Past reports from the 1992 and 1967 WI DNR Forest Health Annual Reports
25 years ago – 1992
“European fruit lecanium (Parthenolecanium corni (Bouche))
Heavy infestations of this scale insect were reported on sugar maple twigs in Vilas and Price counties.
Jack pine budworm (Choristoneura pinus (Rohwer))
The outbreak in the northwestern counties, which began in 1991, exploded this year (Figure 16). Over 114,000 acres of jack pine were heavily defoliated in Douglas, Bayfield, Washburn and Burnett counties. Egg mass surveys indicate extremely high numbers of jack pine budworm. The area of defoliation may increase in 1993. The present defoliation is not expected to cause significant mortality except in Highland Township, but another year of heavy defoliation in the same stands could cause 10-15 percent mortality. In Highland Township, Douglas County, extremely severe feeding produced significant. mortality and top dieback on several thousand acres of jack pine. Most of these stands are being harvested this winter. Moderate to heavy defoliation also occurred in Jackson, Juneau, Eau Claire, Marinette (1,650 acres), Vilas (2,960 acres) and Oconto counties. In Marinette County, 20 acres of 70-year-old jack pine were cut to release young jack pine and white pine. Jack pine budworm was causing severe top mortality. Evidence of budworm in the northern portion of the Monroe County Forest was observed on 35-40 year old jack pine (Sections 4, 9,16, T19N, R3W). DNR foresters have silvicultural guidelines available to manage budworm-prone jack pine stands.”
50 years ago – 1967
“Two-lined chestnut borer (Agrilus bilineatus (Weber))
• Northeast Area – Oak mortality continued around the periphery of an area where jack oak (Quercus ellipsoidalis E. J. Hill) has been dying in southeast Menominee County for the past several years. The location, which involved parts of Sections 2, 9, 10, 11, 12, 13 and 14 of T28N, R16E, has repeatedly been defoliated to varying degrees by walkingsticks in odd-numbered years. Affected trees showed evidence of attack by borers, presumably two-lined chestnut borers. Mortality of scrub oak, which involved the chestnut borer, occurred in another location in Section 6, T28N, Rl6E. Red oak did not appear to be affected in this recently logged section.
• West Central area – Although oaks continued to die in places where tree mortality followed attacks by the chestnut borer, loss of trees was much less than in 1966. Most of the damage occurred to inferior jack oak on poor sites. Many dying trees were observed in southwestern Wood County and northern Adams County.
• East Central area – The borer was most prevalent in Marquette and Green Lake Counties in red and black oaks which were reduced in vigor by unfavorable growing conditions. Older trees showed evidence of previous borer attacks which were severe enough to reduce the value of logs which appeared sound externally.
Jack pine budworm (Choristoneura pinus (Freeman))
• Northwest area – As predicted in 1966 budworm populations erupted in a majority of jack pine stands in the area. Moderate to complete defoliation occurred on about 80,000 acres (gross area) of jack-pine-type causing considerable top killing and tree mortality. Areas of severe defoliation were primarily in eastern Burnett County, northern Washburn County and parts of Douglas and Bayfield Counties. One small area of jack pine in Sawyer County (T42N, R9W) was severely defoliated in 1967. This area consisted mostly of plantations which had no known past history of budworm. Populations continued to decline in the Town of Sterling in Polk County and in western Burnett County where most of the mature and overmature trees have been cut leaving apparently young vigorous stands. These will be observed closely in future years to see if this type of silvicultural operation is successful in reducing the frequency of budworm population buildups. Pupal collections and egg mass surveys were made during July and August in all the jack pine type. Egg parasitism was very low in most areas and egg counts the highest of any year since these annual surveys have been conducted. Populations are expected to drop due to insufficient suitable feeding areas where stands have been severely defoliated. Populations are expected to be extremely high in stands which were near areas of heavy defoliation in 1967, but which were spared by the budworm then.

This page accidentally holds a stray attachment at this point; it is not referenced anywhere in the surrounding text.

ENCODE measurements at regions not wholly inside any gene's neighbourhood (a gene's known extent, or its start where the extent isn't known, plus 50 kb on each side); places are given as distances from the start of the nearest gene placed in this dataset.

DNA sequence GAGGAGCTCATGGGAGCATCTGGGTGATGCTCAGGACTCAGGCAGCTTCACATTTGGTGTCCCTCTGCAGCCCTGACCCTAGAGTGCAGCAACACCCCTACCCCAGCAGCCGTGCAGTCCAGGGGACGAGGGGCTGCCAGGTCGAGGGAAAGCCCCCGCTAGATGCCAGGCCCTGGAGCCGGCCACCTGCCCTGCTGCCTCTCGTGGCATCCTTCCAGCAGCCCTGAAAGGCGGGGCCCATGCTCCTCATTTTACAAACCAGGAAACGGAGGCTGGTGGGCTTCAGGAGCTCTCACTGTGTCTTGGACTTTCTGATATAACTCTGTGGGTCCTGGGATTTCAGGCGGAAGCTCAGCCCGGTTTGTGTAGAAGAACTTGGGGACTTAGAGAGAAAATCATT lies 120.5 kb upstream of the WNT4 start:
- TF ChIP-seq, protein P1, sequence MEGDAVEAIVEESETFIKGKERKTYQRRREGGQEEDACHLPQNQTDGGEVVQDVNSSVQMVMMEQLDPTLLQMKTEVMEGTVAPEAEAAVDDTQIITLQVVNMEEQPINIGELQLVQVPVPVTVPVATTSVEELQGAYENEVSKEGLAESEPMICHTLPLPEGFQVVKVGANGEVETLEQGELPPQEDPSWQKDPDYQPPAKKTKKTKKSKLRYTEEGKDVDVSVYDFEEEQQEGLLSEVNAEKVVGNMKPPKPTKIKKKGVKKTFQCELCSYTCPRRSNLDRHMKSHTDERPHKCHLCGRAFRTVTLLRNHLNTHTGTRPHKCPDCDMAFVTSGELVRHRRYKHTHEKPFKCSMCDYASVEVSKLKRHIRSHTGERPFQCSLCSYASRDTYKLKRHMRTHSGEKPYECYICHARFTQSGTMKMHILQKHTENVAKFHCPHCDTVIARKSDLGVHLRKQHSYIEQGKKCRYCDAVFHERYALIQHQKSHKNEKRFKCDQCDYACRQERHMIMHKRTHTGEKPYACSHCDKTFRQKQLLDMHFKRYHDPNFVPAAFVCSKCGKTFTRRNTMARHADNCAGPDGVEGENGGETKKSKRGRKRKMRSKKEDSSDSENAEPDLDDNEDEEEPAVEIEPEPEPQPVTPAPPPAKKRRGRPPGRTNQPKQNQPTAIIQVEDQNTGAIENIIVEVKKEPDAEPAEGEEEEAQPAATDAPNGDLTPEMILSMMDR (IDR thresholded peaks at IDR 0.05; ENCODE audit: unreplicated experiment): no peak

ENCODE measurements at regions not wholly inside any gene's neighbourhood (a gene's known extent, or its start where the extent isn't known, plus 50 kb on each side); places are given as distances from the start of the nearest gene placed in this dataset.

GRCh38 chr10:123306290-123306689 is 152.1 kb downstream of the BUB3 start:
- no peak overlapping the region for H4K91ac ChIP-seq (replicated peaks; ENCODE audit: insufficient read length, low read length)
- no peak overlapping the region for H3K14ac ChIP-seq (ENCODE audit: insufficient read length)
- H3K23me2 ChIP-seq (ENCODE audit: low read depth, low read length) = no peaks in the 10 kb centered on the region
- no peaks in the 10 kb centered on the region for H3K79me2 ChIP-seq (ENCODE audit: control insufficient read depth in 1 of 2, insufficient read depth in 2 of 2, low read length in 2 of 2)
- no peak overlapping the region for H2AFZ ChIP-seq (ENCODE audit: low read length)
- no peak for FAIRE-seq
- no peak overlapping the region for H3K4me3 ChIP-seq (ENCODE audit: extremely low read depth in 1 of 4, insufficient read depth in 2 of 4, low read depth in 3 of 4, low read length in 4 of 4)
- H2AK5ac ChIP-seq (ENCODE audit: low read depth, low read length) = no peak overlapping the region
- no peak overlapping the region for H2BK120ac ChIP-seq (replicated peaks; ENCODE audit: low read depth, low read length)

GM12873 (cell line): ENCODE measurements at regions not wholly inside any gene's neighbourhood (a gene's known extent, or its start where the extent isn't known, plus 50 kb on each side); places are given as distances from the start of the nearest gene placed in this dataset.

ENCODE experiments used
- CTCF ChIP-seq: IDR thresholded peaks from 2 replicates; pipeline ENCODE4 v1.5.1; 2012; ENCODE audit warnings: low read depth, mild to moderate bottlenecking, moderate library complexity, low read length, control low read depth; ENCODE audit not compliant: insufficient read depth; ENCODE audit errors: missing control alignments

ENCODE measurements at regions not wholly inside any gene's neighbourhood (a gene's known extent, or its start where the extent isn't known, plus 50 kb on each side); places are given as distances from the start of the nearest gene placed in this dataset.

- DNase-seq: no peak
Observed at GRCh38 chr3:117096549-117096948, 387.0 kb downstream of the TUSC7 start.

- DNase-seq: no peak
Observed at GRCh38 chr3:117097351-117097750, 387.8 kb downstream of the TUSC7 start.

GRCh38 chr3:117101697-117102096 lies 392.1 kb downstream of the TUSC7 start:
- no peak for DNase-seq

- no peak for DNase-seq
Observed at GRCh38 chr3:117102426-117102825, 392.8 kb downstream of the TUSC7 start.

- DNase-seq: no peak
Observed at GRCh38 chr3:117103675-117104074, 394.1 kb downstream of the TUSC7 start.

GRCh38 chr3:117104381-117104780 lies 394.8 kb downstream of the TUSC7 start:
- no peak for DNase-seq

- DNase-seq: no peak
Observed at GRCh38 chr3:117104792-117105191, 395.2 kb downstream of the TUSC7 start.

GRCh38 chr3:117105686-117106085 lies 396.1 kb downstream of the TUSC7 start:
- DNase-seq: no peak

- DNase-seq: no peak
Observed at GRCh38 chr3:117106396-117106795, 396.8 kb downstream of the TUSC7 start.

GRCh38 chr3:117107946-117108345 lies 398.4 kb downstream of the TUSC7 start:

• Northeast area – Heavy infestations of jack-pine budworm occurred near Conover (Sections 16, 17, 22, 23, 28, 29, T42N, R10E) and Boulder Junction (Sections 20, 21, 28, 29, T42N, R7E) in Vilas County, covering 1,120 and 1,600 acres respectively. Tree mortality followed the first year of near complete defoliation of timber near Conover in 1966 and added mortality followed 1967 defoliation. Heavy defoliation occurred for the first year on jack-pine near Boulder Junction. Over-mature stands, patches of over-mature trees in younger stands, and open grown large-crowned trees were affected first in both localities. Tree mortality occurred in a plantation near Conover and egg counts indicated that populations would be high again in 1968. Egg counts near Boulder Junction were about half those in the Conover area, but high populations are expected again in 1968. Light to moderate infestations occurred in Marinette (Section 19, T32N, R19E), Menominee (Sections 10, 11, 12, T28N, R16E) and Oconto (Section 30, T30N, R18E) counties.
• West Central area – Budworm populations increased in jack pine stands throughout the area, but subsequent browning of trees was scattered. Heaviest populations and noticeable defoliation were found in Armenia Township in northeast Juneau County and Monroe Township in northwest Adams County. Egg Surveys indicated that defoliation may be more severe in Adams, Jackson, Juneau and Wood County stands during 1968.”